New York, NY – July 24, 2015 – Juliana Meehan presents a unique collection of textile art from Rwanda on display at the Mark Miller Gallery, 92 Orchard Street, New York, NY, from July 24 to August 23. The exhibit is part of a gallery of handmade items from around the world sponsored by “Jewel and Lotus,” an international partnership of artisans, businesses, and non-profit organizations who purchase goods at ethical prices.
In 2010, Meehan, a New Jersey educator touring Rwanda, discovered Mode Savane, a shop that sold extraordinary embroideries depicting scenes of Rwandan life and culture. This was the start of her one-of-a-kind collection and humanitarian effort to support these artists.
It began with the shop’s owner, Christiane Rwagatare, a Rwandan who lived much of her early life in exile. Upon returning to Rwanda following the 1994 Genocide Against the Tutsis that claimed the lives of more than 800,000 men, women, and children, Rwagatare wanted to help the survivors. She discovered a group of village women selling small embroidery. Noticing their skill, Rwagatare conceived the idea of a workshop where they might create full-size fine art textiles.
Rwagatare announced that anyone interested in working in an “embroidery cooperative” should come to the local church at a designated time. More than 100 women answered the call. Regrettably, she could only take fifteen. That was the start of the “Savane Rutongo-Kabuye” workshop.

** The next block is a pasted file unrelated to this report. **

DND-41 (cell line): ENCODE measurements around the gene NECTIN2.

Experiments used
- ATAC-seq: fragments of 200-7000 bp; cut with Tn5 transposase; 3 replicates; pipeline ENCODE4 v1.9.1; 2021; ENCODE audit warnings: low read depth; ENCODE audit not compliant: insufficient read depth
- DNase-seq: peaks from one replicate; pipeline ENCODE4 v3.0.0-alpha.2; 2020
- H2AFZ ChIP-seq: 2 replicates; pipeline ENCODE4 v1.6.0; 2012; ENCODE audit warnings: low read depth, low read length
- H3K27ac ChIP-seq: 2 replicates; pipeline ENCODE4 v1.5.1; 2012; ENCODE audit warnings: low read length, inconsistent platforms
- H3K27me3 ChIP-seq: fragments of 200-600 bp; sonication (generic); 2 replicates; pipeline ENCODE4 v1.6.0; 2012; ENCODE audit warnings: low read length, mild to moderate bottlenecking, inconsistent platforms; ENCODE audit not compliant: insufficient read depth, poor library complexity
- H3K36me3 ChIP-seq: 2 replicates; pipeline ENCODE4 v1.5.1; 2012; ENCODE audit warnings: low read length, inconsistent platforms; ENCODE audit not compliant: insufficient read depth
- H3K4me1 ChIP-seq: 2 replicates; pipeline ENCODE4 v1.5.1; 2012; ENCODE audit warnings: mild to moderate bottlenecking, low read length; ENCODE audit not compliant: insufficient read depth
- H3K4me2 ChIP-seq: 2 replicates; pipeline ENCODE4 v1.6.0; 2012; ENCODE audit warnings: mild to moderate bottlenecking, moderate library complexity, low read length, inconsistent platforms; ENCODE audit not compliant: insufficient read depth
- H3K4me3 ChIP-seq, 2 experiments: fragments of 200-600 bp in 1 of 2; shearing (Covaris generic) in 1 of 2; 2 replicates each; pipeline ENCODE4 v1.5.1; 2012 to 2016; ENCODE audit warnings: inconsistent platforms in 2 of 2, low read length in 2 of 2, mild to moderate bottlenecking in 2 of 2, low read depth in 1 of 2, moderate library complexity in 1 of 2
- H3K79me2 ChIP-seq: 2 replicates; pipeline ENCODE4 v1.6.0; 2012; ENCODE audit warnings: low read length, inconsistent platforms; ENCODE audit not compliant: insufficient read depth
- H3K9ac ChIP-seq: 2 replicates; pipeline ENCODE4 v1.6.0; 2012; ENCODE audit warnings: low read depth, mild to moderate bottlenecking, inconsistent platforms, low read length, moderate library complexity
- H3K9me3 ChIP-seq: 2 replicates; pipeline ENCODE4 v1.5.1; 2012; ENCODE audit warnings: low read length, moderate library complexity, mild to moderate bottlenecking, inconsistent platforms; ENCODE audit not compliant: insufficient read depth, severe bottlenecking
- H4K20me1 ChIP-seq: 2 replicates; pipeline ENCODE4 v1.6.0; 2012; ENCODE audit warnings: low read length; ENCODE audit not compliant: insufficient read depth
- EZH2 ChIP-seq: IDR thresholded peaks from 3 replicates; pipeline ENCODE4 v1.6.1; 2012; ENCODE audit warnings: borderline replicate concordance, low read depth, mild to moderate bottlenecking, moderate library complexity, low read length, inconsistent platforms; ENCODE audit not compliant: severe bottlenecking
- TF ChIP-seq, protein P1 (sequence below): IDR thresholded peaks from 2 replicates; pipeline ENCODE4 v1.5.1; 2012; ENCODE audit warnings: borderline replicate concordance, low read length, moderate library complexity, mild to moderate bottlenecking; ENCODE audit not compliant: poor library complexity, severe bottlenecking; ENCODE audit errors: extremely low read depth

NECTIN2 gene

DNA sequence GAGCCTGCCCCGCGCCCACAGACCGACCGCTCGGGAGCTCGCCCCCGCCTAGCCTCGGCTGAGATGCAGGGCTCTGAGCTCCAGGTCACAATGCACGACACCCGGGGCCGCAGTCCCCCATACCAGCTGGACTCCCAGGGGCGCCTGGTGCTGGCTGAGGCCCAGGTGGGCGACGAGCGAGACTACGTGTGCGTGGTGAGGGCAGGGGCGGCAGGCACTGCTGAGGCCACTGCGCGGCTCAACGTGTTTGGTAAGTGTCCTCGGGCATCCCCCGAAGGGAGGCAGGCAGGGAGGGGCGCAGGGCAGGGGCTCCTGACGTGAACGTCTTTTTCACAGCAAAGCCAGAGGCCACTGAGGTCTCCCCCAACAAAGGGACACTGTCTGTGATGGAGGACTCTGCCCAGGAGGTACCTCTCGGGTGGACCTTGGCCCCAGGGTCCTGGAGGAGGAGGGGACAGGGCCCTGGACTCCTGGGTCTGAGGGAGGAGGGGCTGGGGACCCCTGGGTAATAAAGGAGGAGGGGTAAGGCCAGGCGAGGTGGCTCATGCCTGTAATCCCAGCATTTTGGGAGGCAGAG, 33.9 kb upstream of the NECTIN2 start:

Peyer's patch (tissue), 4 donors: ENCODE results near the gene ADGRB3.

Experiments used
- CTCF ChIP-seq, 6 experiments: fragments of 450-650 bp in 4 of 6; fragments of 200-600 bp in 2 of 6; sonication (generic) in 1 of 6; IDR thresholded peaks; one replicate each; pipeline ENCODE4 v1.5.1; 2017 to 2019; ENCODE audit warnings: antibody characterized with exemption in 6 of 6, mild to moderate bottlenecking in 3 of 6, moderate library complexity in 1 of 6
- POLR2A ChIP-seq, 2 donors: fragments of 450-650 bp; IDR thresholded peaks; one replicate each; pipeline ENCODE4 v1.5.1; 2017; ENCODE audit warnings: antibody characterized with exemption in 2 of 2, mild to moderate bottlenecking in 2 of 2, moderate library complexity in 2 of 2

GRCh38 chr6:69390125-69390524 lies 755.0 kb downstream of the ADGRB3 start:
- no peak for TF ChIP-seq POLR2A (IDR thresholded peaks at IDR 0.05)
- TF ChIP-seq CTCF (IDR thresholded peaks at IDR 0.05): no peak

Their technique involves loading three different colors of thread onto one needle, producing subtle blends of colors that bring their compositions to life. Each unique piece requires three months of meticulous effort.
Meehan explained, “One woman was just about to get married when her young man was killed in the genocide. Other artisans are widows, and some of them have men in prison. They hail from both sides—Hutu and Tutsi—although they no longer use those terms in Rwanda. Now, they refer themselves simply as ‘Rwandans.’” And they work together in peace.
Since discovering them in 2010 and undertaking to sell their work in the United States, Meehan has seen their wages rise.
All sales support the Savane Rutongo-Kabuye workshop. According to Meehan, “I have exhibited their works at several venues in the New York metropolitan area and in Washington DC. These self-taught artists deserve recognition.”
The exhibit Pax Rwanda: Embroideries of the Women of Savane Rutongo-Kabuye includes original legends and explanatory posters and is available for exhibition.
Photos are available upon request.
About the Curator – Juliana Meehan
Meehan teaches middle-school English and holds degrees in English literature and anthropology and New Jersey reading, supervisory, and principal’s certifications. She is also adviser of a youth club, Citizens of the World, that teaches young people what it means to be a global citizen, connecting with others around the world, and taking action for social good.
For information on booking an exhibit, please contact:
Telephone: (201) 968-1338
Rutongo Embroideries LLC